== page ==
Book 213: The Frozen Sky by Jeff Carlson

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The Frozen Sky by Jeff Carlson

Finished reading on May 27th, 2016

Rating: 5/10

I had never heard of this book or the writer when someone I’d only met once before handed me this book and said I should read it and give it back to him when I’m done.

The cover caught my attention first because it had Europa on it and I had just mentioned Europa in a presentation half an hour earlier. After the initial reaction of ‘oh, that’s cool’ the thought in my head was that it didn’t look like a book I would pick up if there hadn’t been Europa on the cover.

So obviously, Jupiter’s icy moon Europa has a part to play in this book – there’re teams of people working on Europa after they’ve discovered life there.

Initially I found the plot quite difficult to follow, because of how it begins out (in order not to give any spoilers I’ll be general) – something happens and then you kind of return to the past and after you get to the point with what the book began with, you continue on with the story.

In the book artificial intelligence has quite a big role to play, it’s 22nd century, nanotechnology can heal people etc.

The main problem in the book is the lifeforms – are they intelligent or not and how to prove it one way or another and how people on Earth might benefit from either option. So it kind of goes into ethics.

It’s very much a plot-driven novel, you find out minimal information about the characters, but it didn’t really bother me, as all I really wanted to find out was whether the life there is intelligent or not.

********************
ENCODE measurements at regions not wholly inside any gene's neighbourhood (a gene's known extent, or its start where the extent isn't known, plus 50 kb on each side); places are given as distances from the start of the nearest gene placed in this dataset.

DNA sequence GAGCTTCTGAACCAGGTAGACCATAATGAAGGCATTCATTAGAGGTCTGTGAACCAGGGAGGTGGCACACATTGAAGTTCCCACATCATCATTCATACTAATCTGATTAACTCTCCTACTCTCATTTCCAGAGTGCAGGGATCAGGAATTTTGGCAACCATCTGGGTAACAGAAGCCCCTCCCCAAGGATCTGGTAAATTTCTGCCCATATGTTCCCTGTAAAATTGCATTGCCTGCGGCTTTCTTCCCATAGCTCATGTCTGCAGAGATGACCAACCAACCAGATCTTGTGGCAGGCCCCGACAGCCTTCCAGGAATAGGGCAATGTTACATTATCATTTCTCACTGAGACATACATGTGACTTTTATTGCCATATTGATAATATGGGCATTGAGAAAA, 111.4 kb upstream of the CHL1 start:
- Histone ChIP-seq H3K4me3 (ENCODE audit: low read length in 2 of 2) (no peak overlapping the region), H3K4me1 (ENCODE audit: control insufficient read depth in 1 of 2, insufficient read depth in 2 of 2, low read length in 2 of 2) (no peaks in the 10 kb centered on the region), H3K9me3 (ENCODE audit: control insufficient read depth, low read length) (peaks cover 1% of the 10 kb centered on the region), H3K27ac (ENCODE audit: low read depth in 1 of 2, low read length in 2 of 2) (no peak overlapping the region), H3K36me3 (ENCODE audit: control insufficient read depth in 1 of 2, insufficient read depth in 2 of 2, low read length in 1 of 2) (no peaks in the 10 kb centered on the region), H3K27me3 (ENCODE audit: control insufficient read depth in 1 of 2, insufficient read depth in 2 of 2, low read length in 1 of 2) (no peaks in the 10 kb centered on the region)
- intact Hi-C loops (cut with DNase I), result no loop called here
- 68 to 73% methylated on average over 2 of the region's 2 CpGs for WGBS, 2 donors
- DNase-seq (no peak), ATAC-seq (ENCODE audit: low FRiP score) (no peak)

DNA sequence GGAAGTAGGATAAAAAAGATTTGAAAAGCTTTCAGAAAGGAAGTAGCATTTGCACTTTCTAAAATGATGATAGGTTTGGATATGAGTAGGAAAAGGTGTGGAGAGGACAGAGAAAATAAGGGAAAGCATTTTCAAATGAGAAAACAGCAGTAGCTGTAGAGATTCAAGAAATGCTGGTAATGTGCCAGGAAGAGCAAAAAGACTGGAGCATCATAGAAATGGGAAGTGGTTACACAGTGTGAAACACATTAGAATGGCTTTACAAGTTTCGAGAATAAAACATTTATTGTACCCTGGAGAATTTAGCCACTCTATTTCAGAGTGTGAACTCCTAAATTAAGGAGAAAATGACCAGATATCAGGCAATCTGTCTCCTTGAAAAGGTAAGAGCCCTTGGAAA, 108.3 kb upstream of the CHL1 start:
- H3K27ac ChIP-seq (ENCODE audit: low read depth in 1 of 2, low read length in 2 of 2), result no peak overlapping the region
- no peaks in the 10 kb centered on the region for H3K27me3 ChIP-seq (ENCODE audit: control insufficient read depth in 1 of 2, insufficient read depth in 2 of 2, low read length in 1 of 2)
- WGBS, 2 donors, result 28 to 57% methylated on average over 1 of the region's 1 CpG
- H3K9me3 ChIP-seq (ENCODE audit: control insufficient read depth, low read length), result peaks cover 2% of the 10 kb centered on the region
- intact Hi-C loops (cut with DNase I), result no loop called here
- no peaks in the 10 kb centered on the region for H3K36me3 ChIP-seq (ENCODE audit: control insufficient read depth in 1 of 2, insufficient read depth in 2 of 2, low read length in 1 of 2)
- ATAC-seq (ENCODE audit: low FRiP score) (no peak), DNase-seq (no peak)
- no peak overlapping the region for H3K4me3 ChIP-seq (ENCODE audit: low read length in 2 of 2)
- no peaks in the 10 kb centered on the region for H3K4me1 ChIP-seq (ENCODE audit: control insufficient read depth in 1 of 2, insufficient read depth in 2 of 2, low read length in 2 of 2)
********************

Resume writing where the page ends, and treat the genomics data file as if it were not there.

I do think I would have liked to have more details – just in general, because I found only being able to imagine what was going on with the alien life under the ice, bot not what went on with the people, what their landers looked like etc, and I also didn’t imagine any generic people around, so in that sense the book could have been better (or I could have just imagined the details myself – duh!).

So was it even necessary to have everything happen on Europa? It could have been on any icy moon that could have an ocean under the ice – you don’t learn anything more about Europa, the characters never mention having a good view of Jupiter or the other moons or anything (I do get that they’re all really interested in what’s under their feet, but seriously? ) Nothing really wrong though, the smaller gravity was mentioned, but didn’t seem to play much of a part in anything the humans did.